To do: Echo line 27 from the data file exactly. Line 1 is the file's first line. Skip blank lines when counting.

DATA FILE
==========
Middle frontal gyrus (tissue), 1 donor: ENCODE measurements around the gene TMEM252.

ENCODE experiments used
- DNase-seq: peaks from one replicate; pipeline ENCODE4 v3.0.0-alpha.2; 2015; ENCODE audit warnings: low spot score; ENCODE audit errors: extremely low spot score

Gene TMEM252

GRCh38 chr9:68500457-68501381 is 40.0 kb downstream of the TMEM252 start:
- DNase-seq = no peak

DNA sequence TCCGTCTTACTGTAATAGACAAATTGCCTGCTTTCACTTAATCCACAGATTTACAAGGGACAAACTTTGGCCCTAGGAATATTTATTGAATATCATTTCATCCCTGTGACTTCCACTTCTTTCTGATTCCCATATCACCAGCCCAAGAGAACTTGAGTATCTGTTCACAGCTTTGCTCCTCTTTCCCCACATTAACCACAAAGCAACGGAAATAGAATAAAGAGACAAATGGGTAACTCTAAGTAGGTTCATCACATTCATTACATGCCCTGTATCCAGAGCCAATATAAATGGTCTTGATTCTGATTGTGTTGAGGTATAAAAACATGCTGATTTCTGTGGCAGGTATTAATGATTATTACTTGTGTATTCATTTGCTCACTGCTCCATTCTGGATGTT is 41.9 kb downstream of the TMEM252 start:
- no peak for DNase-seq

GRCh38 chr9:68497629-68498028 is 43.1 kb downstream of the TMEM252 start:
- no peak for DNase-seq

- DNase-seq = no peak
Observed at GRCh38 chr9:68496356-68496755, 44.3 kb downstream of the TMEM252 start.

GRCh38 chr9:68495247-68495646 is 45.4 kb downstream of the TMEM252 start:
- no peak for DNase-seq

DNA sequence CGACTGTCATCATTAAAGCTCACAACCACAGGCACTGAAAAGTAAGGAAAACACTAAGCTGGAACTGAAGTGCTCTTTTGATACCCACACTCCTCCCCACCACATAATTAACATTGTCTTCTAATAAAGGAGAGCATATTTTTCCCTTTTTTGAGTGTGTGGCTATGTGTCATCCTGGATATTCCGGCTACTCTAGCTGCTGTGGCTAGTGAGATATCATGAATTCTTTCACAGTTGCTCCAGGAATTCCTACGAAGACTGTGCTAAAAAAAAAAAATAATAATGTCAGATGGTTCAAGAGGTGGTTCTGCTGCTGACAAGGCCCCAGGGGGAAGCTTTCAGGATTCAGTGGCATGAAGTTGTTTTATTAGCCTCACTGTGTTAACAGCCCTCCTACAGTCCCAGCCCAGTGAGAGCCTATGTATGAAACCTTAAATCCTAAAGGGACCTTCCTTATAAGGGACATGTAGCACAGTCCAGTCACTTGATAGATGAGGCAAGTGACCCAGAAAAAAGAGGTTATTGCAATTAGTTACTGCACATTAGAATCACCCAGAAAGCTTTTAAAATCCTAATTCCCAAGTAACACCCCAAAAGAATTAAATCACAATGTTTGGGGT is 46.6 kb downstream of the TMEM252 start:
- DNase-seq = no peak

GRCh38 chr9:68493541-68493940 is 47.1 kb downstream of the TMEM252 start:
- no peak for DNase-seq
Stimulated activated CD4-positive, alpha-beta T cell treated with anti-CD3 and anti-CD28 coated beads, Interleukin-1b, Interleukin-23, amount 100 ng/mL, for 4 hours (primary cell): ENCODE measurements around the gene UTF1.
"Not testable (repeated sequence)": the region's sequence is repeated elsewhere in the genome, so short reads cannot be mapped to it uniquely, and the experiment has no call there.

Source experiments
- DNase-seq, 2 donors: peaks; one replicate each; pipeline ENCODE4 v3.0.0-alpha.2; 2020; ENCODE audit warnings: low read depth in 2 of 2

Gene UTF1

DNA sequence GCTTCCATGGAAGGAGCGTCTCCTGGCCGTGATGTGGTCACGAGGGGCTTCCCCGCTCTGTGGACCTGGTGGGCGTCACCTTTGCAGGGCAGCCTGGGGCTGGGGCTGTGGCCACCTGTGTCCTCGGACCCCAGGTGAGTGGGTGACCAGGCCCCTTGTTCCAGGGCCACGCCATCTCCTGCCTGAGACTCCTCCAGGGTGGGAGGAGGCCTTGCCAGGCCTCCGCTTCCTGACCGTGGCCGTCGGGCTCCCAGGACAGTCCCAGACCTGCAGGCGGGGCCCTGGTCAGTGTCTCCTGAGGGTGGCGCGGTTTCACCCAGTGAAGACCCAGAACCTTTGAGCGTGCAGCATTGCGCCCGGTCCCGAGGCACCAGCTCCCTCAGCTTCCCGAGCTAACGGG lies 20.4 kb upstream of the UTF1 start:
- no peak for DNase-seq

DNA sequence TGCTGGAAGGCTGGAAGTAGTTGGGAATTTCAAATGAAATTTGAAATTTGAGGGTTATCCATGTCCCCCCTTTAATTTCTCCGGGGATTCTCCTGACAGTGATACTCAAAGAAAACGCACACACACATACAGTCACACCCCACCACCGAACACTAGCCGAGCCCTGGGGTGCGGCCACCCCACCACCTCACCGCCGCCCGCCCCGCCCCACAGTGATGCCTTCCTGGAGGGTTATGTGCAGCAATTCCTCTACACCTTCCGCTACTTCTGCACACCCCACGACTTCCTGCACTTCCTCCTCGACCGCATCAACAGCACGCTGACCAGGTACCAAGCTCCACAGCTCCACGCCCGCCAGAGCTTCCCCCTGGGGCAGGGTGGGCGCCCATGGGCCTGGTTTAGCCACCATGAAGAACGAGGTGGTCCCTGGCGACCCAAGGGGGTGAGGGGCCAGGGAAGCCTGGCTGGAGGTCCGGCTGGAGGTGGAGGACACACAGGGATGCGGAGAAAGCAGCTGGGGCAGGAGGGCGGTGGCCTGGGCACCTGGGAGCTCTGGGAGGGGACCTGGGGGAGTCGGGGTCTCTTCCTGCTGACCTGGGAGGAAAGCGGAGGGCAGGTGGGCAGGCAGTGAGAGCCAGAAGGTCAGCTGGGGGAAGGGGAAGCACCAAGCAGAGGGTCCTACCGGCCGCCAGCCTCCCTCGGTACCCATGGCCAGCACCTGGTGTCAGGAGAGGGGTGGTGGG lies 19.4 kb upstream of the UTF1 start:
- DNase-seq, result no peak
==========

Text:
- DNase-seq, result no peak